Article Lead Image

Many researchers don’t share their raw data like they’re supposed to

Even though they should.


Cynthia McKelvey


Science has a reproducibility problem. In order to confirm hypotheses, researchers need to test and retest them. But recently, some researchers discovered that most social science studies couldn’t be replicated—even the really big, foundational ones.

Now, researchers are discovering that scientists rarely even make their raw data freely available to their colleagues or the public.

In an open-access study published in the journal PLoS One on Dec. 4, data librarian Ryan Womack looked at original research articles (articles that publish findings from original data) in the top 10 journals in biology, chemistry, physics, and math in 2014. Womack found that, overall, only 13 percent of the articles in those four core fields offered their raw data for free.

Theoretically, researchers are supposed to make their data available either automatically or upon request in the spirit of reproducibility, letting scientists check each other’s work and build upon it. A fresh set of eyes might see the data in a new way or find something the original researchers didn’t notice. But the reality, apparently, is that data isn’t as freely available as it should be.

Some journals require scientists to provide their raw data up front in order to publish, but they usually don’t enforce this requirement, Womack wrote in his article. Several online data repositories exist, but researchers don’t seem to make use of them.

Womack found some differences between disciplines. Biological sciences, for instance, had the highest rate of data sharing, but it was still only 42.9 percent. In contrast, only one of the physics articles made its data freely available. (Four made it available by other means.)

“I didn’t find the results surprising,” Ivan Oransky, founder of academic publishing watchdog Retraction Watch, told the Daily Dot in an email. “We frequently hear researchers complain that not only do many authors fail to automatically make their raw data available, many even fail to make it available upon request.”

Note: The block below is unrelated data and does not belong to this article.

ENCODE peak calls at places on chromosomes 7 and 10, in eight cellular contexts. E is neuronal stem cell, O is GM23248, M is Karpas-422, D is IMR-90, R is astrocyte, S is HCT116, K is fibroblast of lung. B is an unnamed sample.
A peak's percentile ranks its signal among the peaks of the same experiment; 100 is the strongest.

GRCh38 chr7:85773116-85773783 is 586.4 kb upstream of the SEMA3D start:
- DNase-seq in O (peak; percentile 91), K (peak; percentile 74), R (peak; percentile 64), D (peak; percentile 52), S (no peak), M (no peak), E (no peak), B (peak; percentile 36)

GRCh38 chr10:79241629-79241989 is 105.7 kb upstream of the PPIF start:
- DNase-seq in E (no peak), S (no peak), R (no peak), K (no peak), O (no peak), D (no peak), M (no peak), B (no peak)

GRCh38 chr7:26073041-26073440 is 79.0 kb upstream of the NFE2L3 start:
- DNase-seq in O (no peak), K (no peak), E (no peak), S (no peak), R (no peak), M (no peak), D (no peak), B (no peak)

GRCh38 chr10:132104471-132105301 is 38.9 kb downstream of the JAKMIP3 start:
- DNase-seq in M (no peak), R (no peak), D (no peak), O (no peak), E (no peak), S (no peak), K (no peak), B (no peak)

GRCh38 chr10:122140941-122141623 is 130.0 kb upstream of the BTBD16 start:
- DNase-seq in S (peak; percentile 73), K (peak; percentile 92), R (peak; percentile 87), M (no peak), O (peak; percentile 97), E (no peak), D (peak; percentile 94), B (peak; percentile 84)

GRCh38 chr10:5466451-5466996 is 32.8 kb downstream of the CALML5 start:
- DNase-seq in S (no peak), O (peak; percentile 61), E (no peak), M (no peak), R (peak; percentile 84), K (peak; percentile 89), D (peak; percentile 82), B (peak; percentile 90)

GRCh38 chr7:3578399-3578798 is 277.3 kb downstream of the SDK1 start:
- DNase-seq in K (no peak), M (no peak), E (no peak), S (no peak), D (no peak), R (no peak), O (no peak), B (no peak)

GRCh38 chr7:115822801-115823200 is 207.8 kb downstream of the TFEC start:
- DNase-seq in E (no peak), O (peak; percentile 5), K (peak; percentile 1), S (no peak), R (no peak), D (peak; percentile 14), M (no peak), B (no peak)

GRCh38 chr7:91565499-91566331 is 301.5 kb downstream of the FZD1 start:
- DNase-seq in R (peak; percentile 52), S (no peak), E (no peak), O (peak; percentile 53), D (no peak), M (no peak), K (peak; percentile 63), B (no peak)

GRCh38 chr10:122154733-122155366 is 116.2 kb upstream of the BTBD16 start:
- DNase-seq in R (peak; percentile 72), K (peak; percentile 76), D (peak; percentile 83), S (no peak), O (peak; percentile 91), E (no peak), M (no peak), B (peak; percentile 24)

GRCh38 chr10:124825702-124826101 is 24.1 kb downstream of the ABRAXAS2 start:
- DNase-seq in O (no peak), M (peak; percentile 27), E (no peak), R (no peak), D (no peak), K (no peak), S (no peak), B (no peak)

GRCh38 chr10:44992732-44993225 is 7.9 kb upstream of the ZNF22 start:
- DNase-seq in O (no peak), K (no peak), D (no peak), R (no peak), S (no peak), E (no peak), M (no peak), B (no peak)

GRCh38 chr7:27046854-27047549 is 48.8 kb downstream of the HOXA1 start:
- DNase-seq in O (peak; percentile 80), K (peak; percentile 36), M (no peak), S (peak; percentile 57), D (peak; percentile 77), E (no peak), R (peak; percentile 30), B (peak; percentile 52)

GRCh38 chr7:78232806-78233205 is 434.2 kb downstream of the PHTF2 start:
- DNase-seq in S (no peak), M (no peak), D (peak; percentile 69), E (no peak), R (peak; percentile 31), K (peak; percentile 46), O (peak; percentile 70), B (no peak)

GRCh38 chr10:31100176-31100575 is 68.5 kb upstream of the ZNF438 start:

The reason, Oransky said, is that researchers, like journalists, are competitive and don’t want to get scooped. “That’s understandable, really, given that the system rewards new big papers instead of collaboration.”

Womack’s study analyzed only top-tier journals, judged by their impact factor, a metric by which researchers and institutions can judge a study’s importance. Articles in journals with high impact factors are often perceived as being better and more important and containing the most exciting results.

But Randy Schekman, founder of the online journal eLife, previously told the Daily Dot that the impact factor is a faulty measure of clout. Librarians originally developed it to help them decide which journal subscriptions to buy. But journals learned to hack the impact factor, Schekman said—publishing more review articles and cherry-picking original research articles that would get more citations.

Publishing in high-impact journals also benefits researchers directly. The more high-impact papers on their curriculum vitae, the better their chances of scoring a tenure-track research position.

Womack, the author of the concerning new study, said that he saw a push to reverse the trend and offer more open data.

“Policies and practices are gradually tilting the balance towards openness, so I believe data sharing will increase,” Womack told the Daily Dot. “Hopefully other studies will demonstrate that over time in different disciplines.”

Illustration by Jason Reed

The Daily Dot